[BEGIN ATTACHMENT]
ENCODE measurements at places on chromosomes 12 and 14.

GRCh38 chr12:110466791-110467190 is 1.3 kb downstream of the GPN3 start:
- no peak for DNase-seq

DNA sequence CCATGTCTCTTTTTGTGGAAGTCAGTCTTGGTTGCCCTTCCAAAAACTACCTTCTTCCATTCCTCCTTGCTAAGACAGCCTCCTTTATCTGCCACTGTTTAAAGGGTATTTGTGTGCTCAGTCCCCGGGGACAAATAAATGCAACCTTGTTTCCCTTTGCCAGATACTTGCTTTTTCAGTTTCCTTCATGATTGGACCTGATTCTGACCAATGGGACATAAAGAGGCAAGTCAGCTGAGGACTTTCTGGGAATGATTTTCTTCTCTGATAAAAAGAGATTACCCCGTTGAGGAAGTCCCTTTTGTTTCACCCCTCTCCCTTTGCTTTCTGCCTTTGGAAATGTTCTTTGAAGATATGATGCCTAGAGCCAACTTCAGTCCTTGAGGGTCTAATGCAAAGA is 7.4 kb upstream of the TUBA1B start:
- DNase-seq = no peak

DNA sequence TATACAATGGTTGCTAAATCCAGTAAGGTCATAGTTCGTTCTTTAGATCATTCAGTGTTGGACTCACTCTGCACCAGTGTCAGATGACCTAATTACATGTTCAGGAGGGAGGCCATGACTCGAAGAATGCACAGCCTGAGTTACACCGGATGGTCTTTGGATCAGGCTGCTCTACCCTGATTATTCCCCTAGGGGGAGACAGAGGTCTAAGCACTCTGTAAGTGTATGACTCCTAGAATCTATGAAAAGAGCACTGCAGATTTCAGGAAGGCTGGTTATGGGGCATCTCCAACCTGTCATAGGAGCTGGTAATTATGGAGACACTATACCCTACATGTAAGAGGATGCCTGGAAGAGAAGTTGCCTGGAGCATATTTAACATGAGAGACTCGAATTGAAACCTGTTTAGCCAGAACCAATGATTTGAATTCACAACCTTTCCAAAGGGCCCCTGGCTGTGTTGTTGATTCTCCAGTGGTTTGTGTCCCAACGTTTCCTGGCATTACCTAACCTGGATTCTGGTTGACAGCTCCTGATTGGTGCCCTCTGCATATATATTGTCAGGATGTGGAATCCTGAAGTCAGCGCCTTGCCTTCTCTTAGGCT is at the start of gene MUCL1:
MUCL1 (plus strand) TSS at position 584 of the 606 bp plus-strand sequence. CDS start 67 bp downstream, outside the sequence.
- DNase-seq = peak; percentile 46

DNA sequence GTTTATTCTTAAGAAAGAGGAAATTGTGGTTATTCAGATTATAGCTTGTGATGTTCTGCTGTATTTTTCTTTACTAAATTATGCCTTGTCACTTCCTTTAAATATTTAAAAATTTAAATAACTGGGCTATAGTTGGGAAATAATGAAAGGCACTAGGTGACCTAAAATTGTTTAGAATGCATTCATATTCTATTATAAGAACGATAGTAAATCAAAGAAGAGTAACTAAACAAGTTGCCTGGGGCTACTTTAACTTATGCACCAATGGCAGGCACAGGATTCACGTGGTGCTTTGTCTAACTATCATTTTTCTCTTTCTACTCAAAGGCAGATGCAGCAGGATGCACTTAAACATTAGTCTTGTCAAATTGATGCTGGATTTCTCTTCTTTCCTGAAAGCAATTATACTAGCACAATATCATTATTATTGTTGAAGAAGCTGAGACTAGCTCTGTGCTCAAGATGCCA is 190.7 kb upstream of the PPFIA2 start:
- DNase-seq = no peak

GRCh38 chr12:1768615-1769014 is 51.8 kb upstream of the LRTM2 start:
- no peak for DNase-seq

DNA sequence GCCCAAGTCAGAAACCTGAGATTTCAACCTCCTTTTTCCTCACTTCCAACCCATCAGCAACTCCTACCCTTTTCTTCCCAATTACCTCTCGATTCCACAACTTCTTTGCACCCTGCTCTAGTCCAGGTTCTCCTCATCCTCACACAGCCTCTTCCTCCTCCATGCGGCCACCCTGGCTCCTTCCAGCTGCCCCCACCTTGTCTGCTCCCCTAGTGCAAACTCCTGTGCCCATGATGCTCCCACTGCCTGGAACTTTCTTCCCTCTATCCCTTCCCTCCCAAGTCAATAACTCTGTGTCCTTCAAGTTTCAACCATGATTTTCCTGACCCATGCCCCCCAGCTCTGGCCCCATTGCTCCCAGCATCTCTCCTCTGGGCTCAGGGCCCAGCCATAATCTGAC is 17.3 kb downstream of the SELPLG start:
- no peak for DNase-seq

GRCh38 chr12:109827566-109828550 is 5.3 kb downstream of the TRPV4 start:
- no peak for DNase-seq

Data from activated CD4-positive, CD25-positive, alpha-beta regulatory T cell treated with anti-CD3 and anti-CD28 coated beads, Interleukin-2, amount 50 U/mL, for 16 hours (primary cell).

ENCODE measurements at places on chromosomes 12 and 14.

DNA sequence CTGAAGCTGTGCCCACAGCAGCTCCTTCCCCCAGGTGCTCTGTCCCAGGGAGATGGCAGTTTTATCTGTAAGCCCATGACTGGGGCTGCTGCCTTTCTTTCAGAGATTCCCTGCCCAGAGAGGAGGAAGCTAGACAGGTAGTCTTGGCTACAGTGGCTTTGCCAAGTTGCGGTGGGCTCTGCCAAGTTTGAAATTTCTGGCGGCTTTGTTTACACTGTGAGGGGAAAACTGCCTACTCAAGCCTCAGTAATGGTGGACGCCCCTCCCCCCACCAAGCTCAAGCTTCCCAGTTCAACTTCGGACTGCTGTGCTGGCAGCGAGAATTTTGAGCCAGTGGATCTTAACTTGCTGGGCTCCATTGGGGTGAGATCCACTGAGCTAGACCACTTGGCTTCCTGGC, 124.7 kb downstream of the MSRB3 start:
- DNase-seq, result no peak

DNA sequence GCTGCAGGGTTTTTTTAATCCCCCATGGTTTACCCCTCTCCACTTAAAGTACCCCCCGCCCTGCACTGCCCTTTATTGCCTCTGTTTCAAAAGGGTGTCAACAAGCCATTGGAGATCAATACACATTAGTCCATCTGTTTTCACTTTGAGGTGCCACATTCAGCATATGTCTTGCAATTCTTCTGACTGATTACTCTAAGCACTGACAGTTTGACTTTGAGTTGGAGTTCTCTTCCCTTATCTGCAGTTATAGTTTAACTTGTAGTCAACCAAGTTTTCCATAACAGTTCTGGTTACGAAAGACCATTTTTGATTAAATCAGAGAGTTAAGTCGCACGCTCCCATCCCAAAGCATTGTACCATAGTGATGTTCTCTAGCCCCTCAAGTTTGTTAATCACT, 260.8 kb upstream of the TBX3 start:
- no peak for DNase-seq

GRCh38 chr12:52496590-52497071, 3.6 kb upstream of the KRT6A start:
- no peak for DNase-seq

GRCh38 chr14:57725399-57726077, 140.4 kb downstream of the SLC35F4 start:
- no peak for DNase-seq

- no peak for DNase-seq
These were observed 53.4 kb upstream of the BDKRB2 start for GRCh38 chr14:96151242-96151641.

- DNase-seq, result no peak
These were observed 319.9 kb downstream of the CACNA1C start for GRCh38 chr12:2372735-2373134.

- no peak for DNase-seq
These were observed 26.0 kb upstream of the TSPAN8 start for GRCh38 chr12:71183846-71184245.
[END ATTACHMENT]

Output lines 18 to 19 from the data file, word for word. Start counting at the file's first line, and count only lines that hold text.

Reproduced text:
ENCODE measurements at places on chromosomes 12 and 14.

DNA sequence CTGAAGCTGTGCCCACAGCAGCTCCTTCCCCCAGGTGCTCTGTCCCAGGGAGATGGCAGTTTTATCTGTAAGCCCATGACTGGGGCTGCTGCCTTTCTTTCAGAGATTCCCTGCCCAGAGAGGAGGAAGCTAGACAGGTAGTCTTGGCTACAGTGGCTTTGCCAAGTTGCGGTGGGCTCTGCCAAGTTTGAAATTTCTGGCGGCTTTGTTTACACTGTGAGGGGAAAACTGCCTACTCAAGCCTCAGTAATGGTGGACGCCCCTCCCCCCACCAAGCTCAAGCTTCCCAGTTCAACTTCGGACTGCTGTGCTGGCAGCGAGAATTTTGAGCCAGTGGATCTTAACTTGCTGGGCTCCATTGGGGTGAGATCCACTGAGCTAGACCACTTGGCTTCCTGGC, 124.7 kb downstream of the MSRB3 start: